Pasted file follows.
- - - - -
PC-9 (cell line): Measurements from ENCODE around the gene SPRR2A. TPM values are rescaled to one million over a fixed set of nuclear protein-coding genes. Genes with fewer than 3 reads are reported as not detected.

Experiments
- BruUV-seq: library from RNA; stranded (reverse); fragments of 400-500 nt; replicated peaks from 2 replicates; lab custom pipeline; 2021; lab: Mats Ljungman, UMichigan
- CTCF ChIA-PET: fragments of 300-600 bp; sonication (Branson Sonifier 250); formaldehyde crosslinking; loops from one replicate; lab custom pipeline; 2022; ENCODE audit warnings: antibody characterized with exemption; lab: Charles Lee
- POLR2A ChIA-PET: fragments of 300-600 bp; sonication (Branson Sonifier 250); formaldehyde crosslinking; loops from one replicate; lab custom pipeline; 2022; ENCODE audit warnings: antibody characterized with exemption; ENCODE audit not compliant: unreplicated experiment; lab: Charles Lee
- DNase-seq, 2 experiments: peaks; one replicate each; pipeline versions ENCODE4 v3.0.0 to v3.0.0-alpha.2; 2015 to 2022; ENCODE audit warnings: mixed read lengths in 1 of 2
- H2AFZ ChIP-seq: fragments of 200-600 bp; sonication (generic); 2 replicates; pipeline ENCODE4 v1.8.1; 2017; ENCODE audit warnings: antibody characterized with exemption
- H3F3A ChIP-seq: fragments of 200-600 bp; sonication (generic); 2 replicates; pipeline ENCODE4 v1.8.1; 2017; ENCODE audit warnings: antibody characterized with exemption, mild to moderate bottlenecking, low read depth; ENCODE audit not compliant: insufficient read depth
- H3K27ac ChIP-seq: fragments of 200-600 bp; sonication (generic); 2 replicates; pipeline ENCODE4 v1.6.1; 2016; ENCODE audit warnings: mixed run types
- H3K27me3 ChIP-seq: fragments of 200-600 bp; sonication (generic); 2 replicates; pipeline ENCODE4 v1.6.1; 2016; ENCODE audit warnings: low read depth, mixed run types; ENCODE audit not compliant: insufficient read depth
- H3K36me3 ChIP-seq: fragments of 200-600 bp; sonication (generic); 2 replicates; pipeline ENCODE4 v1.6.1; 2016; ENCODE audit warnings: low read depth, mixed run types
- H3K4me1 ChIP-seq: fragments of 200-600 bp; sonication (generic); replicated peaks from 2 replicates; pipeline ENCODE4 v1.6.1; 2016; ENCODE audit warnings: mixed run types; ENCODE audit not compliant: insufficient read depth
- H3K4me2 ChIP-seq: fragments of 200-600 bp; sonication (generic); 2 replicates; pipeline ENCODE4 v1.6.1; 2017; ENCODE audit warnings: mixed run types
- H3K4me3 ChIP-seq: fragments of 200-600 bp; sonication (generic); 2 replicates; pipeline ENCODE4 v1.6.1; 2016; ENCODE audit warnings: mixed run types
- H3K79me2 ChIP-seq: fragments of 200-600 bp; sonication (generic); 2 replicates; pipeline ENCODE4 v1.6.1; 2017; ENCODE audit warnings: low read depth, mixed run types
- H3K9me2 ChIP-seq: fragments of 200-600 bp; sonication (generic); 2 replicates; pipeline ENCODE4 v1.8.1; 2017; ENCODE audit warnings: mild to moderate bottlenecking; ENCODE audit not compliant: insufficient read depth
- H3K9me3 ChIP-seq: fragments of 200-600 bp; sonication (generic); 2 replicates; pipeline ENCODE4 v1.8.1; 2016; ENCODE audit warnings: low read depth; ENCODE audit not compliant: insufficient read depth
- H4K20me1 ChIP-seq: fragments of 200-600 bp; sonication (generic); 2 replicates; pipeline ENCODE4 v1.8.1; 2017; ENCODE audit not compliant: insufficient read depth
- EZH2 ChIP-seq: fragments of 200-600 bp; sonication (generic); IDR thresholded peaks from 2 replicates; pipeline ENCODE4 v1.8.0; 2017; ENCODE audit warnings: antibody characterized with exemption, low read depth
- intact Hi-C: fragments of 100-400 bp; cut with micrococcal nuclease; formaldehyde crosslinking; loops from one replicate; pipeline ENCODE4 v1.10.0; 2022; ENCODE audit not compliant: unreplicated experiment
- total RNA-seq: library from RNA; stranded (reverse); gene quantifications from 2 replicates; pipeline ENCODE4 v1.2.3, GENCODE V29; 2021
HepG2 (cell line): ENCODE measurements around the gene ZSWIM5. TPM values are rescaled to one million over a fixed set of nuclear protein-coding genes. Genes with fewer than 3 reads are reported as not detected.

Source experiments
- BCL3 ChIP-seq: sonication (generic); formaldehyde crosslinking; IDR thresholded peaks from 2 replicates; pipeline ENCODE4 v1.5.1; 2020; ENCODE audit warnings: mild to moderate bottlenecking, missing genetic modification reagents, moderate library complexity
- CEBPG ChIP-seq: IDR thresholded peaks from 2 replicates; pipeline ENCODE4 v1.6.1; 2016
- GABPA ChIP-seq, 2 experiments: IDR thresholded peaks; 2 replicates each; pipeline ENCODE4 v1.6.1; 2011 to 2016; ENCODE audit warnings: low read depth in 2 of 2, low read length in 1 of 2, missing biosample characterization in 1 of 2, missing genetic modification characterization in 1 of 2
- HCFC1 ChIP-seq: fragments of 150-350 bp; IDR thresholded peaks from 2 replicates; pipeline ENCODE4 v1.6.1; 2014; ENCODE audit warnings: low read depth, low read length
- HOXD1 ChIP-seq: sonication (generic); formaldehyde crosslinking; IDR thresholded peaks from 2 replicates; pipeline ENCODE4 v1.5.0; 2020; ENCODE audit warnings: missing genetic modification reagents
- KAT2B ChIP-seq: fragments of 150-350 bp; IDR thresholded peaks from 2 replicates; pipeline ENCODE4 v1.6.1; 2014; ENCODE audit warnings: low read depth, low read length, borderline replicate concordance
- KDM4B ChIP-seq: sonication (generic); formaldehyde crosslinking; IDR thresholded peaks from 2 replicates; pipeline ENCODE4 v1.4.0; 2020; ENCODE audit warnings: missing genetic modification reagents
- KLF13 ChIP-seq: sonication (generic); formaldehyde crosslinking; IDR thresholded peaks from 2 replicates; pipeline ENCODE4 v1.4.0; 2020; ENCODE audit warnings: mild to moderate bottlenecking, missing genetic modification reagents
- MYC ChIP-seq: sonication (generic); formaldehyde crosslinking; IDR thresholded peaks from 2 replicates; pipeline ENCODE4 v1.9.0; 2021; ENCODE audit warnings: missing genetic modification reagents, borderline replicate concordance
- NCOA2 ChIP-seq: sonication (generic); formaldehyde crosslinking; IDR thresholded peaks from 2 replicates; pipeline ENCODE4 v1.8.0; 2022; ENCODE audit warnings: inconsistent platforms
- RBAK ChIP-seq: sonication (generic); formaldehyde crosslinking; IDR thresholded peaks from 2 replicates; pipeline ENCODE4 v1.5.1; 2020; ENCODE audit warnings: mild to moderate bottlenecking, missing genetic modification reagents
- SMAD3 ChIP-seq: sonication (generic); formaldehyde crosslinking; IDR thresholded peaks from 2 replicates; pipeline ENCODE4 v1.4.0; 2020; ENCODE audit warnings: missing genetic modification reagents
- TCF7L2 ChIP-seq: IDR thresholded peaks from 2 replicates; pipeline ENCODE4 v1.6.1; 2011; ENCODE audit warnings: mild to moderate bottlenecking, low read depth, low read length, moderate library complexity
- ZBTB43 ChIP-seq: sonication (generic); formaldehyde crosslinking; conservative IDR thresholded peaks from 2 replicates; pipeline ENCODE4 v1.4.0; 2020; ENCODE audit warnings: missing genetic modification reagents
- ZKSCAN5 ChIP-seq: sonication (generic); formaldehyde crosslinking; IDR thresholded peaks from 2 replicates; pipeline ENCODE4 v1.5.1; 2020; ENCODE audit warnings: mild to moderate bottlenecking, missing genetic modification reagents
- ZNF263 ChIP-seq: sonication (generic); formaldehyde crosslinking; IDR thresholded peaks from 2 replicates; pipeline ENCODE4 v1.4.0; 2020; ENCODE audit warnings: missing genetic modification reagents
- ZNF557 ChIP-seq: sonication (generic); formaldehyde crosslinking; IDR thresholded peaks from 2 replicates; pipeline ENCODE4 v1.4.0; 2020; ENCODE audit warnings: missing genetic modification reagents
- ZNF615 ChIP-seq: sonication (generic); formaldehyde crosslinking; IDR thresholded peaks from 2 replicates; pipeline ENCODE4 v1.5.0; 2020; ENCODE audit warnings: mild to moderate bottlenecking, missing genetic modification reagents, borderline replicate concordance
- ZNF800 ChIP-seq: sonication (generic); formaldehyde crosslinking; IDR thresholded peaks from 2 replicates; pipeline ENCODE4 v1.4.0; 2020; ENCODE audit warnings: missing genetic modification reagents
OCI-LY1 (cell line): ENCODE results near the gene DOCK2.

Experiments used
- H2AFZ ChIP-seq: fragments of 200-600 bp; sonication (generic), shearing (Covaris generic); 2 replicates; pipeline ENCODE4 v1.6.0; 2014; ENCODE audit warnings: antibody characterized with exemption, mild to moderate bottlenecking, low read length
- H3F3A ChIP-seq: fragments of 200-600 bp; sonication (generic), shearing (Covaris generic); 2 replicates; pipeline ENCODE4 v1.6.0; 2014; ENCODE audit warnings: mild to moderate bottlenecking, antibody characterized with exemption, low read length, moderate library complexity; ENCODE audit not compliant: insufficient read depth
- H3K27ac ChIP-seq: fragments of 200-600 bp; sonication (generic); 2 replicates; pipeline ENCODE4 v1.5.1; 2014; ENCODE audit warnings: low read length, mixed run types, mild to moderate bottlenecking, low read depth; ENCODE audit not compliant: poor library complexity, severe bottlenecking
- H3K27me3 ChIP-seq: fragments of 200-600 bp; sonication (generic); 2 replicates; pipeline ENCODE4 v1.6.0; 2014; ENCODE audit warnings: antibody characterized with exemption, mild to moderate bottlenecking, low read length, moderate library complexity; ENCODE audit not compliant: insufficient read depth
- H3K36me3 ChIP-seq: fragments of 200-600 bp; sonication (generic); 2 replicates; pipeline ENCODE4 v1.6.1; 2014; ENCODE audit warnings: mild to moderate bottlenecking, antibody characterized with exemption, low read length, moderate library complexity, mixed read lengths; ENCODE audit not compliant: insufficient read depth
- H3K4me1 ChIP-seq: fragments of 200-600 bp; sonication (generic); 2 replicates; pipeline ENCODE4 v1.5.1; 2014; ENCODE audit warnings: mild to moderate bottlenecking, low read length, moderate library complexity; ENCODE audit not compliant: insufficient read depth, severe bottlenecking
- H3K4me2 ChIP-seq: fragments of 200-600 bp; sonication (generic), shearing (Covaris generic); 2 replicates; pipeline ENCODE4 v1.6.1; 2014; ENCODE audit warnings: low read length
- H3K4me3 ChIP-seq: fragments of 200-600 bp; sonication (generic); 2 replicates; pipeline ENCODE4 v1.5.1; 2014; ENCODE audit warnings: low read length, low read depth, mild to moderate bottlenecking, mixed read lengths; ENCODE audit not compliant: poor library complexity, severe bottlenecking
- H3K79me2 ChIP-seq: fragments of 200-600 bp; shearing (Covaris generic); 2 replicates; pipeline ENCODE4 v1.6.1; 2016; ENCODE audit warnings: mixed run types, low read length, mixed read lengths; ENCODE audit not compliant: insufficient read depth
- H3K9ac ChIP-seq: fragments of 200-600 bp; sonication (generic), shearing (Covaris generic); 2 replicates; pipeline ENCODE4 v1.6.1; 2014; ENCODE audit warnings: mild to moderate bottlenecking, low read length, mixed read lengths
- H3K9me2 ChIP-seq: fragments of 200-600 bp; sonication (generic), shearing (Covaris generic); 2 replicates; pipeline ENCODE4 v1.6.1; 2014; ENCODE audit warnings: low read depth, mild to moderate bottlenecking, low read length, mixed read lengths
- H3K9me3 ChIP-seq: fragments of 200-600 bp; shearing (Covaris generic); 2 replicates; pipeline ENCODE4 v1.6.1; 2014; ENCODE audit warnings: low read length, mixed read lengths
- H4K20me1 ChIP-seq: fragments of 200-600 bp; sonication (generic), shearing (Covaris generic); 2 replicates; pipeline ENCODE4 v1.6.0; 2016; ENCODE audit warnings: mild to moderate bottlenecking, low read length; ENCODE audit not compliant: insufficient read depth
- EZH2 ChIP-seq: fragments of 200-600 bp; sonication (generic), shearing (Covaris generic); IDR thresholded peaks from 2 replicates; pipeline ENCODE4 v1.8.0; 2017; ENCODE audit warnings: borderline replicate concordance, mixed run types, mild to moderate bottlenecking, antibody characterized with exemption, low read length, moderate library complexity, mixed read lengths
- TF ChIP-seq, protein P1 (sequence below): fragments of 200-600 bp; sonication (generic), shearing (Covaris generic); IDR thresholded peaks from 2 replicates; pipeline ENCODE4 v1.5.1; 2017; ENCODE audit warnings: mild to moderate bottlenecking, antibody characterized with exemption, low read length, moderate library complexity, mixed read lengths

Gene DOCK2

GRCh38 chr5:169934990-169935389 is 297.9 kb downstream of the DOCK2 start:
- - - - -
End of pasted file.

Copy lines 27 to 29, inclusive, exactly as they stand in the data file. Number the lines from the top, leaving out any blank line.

- HCFC1 ChIP-seq: fragments of 150-350 bp; IDR thresholded peaks from 2 replicates; pipeline ENCODE4 v1.6.1; 2014; ENCODE audit warnings: low read depth, low read length
- HOXD1 ChIP-seq: sonication (generic); formaldehyde crosslinking; IDR thresholded peaks from 2 replicates; pipeline ENCODE4 v1.5.0; 2020; ENCODE audit warnings: missing genetic modification reagents
- KAT2B ChIP-seq: fragments of 150-350 bp; IDR thresholded peaks from 2 replicates; pipeline ENCODE4 v1.6.1; 2014; ENCODE audit warnings: low read depth, low read length, borderline replicate concordance